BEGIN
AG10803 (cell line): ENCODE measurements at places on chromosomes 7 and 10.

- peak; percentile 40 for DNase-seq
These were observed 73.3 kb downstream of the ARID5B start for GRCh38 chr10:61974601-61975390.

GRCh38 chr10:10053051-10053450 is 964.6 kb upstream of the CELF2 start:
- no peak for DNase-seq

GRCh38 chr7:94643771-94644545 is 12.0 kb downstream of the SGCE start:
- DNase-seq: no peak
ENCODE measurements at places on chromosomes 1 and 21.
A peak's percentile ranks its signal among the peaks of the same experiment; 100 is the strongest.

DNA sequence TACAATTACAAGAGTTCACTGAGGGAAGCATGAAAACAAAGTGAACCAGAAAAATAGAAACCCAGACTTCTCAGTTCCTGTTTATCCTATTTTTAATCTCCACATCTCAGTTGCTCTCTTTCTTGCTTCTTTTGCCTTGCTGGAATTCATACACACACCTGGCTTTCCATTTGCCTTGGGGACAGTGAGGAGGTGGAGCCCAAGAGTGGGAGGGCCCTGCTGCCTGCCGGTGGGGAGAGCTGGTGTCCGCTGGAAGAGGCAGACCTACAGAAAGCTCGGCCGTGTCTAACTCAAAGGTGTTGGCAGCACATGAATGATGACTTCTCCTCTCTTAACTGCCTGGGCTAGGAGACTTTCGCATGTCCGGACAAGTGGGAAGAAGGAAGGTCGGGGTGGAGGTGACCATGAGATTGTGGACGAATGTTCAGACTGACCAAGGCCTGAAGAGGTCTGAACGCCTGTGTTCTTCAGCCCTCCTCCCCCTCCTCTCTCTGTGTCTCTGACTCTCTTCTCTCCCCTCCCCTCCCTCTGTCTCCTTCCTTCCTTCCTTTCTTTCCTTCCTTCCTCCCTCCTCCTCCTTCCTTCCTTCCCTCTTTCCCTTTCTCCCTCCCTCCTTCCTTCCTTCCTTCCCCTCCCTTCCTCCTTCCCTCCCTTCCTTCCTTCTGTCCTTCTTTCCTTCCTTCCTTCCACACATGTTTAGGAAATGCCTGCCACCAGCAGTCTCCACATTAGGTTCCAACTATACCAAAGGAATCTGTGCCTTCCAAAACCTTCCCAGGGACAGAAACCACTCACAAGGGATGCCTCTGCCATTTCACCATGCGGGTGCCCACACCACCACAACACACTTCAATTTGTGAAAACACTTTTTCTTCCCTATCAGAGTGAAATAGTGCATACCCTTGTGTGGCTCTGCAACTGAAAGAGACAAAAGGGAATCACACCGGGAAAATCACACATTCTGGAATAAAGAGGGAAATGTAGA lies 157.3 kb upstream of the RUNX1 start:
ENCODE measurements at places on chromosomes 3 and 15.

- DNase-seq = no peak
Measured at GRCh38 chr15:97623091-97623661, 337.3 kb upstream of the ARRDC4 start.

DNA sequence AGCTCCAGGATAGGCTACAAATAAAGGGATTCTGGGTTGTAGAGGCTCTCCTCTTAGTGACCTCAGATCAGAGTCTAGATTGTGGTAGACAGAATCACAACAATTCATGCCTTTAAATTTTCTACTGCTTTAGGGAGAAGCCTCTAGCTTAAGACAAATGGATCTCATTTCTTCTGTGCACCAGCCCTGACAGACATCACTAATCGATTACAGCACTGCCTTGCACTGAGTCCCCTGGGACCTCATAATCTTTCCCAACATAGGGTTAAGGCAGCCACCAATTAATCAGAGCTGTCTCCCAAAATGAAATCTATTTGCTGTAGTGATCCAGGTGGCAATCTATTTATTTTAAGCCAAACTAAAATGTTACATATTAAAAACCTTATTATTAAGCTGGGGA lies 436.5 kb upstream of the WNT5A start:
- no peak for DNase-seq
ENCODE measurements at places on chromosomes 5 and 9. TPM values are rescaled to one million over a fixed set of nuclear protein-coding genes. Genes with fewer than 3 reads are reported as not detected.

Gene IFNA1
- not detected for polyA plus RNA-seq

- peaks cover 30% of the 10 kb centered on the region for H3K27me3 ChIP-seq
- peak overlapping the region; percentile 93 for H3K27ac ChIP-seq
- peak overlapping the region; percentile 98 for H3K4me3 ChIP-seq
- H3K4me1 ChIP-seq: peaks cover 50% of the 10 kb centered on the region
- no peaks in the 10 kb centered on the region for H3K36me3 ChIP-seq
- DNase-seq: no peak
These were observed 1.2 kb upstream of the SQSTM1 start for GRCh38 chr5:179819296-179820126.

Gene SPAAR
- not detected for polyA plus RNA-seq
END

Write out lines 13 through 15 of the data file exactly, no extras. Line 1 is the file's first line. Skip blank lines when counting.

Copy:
Measured at GRCh38 chr15:97623091-97623661, 337.3 kb upstream of the ARRDC4 start.

DNA sequence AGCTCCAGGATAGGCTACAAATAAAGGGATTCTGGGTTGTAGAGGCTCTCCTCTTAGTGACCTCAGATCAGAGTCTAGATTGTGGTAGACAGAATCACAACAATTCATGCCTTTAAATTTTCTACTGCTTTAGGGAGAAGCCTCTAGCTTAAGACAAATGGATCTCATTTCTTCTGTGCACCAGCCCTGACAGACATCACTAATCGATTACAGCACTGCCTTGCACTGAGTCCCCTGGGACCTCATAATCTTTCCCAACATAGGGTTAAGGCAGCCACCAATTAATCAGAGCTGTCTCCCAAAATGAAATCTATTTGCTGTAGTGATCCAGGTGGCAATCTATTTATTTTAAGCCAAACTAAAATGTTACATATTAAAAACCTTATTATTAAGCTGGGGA lies 436.5 kb upstream of the WNT5A start:
- no peak for DNase-seq